For an election campaign, it's easy to see why a candidate would align with coal. States like West Virginia and Pennsylvania are key when running a national campaign. The votes are there in those counties that support the coal industry. They will vote for any candidate who sides with their industry. But from an environmental standpoint, there's more on the line than just an election. It's about our clean air and water. Climate change is real and the effects of coal will only accelerate the process.

Coal ash that finds its way into water streams can damage that water supply for good. It could also impact the wildlife within the area. Coal also pollutes the air we breathe. Clean coal is a myth. Plain and simple. Coal is anything but clean. Clean coal sounds good in a stump speech, but we all know it's a fallacy.

Mountaintop mining also has a deep environmental impact. The Appalachian mountains have been destroyed from surface mining. West Virginia residents hold their beautiful mountains in high regard. Now, some of them look very different and the destruction is permanent. If the mining continues, the mountains of the Appalachia region will be gone. It would be a shame if you went to West Virginia to admire their mountains, and none were left.

In 1906, President Theodore Roosevelt passed the American Antiquities Act of 1906. Roosevelt protected 230 million acres of land during his presidency. Roosevelt understood the importance of conservation and preserving our nation's natural beauty. The same natural beauty that God envisioned. We should not take that for granted. We should restore our mountains, forests, and lakes so that our children's children can reside in the richness of our natural environment.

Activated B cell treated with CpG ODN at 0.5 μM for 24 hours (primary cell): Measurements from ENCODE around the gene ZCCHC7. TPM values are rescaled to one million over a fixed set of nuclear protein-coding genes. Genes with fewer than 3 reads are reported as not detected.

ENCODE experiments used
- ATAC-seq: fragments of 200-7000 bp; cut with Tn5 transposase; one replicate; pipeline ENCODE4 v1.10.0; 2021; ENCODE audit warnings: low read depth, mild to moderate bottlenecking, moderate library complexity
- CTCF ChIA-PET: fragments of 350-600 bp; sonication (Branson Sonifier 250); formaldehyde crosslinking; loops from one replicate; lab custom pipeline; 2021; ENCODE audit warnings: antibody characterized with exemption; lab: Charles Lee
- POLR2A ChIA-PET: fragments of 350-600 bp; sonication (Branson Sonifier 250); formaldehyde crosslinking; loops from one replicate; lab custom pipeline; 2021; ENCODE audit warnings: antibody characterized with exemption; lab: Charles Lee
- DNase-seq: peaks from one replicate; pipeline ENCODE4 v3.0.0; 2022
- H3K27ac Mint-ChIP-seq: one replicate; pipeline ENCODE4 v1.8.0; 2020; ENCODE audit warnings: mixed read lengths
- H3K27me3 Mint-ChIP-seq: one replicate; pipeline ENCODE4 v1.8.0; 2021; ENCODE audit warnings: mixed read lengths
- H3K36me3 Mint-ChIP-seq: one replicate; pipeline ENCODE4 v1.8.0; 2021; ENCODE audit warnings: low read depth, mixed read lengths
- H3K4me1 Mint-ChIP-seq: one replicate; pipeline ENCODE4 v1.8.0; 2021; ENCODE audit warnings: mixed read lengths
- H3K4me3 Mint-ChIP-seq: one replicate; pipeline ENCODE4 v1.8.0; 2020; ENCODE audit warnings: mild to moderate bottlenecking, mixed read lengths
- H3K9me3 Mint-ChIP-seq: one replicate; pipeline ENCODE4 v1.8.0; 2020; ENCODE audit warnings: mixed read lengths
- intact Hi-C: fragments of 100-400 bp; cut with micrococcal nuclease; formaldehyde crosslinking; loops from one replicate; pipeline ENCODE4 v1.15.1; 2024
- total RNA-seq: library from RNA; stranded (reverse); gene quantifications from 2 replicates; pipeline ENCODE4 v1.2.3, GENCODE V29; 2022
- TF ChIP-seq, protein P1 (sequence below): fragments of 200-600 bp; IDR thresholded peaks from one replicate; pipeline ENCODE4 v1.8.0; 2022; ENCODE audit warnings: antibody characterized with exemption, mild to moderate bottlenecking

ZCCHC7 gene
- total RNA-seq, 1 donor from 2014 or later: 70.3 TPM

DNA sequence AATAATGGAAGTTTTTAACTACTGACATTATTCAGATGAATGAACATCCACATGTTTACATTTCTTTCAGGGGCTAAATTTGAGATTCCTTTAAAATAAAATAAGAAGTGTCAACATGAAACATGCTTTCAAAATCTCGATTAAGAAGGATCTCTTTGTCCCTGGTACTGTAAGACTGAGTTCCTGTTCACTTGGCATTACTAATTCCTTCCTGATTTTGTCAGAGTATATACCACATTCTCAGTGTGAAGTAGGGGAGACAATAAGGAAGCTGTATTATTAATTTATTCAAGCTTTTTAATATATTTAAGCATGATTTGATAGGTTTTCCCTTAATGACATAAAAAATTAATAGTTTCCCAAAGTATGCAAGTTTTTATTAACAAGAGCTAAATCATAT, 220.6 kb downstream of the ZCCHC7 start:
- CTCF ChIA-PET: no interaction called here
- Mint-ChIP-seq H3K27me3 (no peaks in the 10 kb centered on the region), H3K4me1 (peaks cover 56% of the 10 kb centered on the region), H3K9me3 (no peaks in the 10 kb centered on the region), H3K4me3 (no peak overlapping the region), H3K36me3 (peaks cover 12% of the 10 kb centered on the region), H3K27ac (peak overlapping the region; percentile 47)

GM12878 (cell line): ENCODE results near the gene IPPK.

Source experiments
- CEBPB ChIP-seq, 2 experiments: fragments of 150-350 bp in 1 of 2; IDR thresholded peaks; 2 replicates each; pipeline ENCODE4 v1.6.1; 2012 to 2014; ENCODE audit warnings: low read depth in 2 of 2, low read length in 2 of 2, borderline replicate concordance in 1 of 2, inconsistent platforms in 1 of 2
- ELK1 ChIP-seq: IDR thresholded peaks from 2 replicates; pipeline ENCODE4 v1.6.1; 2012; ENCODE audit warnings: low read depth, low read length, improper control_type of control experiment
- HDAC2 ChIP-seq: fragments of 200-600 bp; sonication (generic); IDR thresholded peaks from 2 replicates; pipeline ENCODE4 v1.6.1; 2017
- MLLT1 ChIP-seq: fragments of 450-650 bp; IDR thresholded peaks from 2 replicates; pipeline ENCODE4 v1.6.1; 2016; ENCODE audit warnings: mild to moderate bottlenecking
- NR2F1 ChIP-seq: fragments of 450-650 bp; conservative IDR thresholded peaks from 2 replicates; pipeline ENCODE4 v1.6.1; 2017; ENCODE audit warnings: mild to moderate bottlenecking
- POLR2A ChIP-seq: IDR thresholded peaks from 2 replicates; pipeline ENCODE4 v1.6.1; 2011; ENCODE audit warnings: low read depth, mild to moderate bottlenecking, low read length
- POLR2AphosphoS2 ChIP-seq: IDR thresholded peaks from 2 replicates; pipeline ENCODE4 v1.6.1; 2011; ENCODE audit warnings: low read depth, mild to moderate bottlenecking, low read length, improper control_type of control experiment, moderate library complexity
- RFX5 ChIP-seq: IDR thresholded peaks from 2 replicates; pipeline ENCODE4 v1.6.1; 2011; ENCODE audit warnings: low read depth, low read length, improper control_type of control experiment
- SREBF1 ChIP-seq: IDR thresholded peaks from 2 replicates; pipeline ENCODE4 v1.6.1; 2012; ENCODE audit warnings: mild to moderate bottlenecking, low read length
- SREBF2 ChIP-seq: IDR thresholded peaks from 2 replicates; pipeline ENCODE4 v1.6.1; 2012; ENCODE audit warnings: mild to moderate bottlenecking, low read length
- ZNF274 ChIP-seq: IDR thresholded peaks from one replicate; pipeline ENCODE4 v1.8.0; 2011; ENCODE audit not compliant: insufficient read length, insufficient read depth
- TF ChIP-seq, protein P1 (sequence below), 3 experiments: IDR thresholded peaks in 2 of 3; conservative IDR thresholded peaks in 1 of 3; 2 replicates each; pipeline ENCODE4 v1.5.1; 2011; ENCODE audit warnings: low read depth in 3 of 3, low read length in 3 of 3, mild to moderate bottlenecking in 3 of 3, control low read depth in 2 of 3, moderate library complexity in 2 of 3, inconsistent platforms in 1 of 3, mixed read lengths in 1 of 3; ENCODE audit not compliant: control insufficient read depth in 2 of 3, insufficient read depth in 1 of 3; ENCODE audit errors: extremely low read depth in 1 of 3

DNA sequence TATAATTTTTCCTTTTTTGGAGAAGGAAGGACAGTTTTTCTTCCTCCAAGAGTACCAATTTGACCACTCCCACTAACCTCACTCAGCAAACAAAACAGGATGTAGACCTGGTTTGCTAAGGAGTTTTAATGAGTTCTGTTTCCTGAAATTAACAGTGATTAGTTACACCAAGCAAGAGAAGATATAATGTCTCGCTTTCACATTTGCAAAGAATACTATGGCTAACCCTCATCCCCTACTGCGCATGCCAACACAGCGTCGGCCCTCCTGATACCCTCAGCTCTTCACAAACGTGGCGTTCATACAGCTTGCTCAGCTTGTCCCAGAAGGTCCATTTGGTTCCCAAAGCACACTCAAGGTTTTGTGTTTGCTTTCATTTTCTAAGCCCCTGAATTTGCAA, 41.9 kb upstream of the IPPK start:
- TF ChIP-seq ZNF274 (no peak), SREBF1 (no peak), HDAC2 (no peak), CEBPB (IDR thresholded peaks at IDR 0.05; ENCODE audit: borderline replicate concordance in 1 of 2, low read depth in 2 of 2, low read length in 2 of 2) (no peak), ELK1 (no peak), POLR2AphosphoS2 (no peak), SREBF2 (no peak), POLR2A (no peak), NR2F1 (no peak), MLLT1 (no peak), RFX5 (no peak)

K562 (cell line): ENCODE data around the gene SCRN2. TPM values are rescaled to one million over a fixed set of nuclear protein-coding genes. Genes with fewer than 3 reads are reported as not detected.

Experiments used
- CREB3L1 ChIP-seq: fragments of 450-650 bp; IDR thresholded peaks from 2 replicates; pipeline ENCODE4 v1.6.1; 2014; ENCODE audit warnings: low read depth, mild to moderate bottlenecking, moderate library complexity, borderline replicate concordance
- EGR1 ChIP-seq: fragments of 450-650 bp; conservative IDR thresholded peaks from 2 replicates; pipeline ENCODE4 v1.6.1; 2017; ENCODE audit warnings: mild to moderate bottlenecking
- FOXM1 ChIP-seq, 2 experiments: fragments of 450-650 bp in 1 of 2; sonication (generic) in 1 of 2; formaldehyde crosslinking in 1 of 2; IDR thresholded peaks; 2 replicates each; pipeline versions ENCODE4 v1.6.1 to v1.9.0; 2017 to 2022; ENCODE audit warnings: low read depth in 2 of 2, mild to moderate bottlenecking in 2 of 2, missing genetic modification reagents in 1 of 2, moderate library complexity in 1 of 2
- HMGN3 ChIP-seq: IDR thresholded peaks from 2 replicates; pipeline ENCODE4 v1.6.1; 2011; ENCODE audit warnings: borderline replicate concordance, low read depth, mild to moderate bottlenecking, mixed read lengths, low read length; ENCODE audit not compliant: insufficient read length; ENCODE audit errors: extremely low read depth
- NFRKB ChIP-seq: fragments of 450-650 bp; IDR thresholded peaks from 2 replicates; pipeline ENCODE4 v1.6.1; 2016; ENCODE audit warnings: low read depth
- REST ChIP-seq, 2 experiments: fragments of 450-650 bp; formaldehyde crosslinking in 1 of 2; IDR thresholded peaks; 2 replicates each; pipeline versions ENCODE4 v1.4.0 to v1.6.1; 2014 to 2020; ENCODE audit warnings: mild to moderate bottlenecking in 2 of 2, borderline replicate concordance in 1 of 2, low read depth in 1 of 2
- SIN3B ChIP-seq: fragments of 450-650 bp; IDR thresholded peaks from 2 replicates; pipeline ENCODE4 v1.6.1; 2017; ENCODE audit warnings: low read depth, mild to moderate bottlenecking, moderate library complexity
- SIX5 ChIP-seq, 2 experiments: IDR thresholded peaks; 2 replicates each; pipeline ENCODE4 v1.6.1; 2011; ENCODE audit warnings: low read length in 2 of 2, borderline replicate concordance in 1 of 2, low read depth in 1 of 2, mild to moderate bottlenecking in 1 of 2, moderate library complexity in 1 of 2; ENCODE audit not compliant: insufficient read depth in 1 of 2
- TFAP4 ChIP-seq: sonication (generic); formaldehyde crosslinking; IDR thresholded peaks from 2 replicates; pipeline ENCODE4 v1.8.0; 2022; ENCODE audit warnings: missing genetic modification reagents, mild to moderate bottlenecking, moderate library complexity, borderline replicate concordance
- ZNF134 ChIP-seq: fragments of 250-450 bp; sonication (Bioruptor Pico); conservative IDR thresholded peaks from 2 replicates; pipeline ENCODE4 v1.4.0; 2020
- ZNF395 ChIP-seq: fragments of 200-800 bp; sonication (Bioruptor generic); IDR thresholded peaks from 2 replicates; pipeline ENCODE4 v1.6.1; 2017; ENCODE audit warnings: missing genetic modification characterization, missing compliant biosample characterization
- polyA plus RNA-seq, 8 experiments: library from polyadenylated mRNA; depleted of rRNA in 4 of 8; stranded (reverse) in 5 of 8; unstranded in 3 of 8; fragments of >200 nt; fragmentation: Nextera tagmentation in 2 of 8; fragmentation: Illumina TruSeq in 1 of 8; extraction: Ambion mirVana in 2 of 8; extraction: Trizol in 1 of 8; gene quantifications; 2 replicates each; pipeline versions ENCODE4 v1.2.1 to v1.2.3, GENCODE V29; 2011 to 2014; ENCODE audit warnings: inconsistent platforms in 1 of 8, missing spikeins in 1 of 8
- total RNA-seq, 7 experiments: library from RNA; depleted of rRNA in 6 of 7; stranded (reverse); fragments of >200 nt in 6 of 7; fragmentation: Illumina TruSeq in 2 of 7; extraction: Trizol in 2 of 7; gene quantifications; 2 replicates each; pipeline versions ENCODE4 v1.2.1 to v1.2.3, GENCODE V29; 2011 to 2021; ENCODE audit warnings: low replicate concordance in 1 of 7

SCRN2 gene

President Roosevelt also ended the coal strike in 1902. The United States was much more dependent on coal in the 20th century than it is now. Roosevelt knew the coal strike had to be resolved because the cold winter would have been fatal. The change of the Republican party over a century later is quite intriguing to ponder. The party went from a strong conservationist in Roosevelt to Trump, who is willing to move mountains for a dying industry.

All of these facts surrounding the coal debate cannot be ignored. The rest of the western world will move on to new forms of renewable energy. While the United States will be stuck in neutral, reviving coal. Renewable energy should be strongly considered if we are to protect our water, air, and lands.

Disclaimer: I understand the risks coal miners make when they show up for work. I know that safety regulations are not always up to par and that coal mining is a very dangerous profession. I also understand the viewpoint of coal miners and their reasoning for disagreeing with me. I know they want to work and provide for their families. That's what we all want to do. As I write this, I wish not to offend coal miners, I only aim to critique the President and his policies about the coal industry.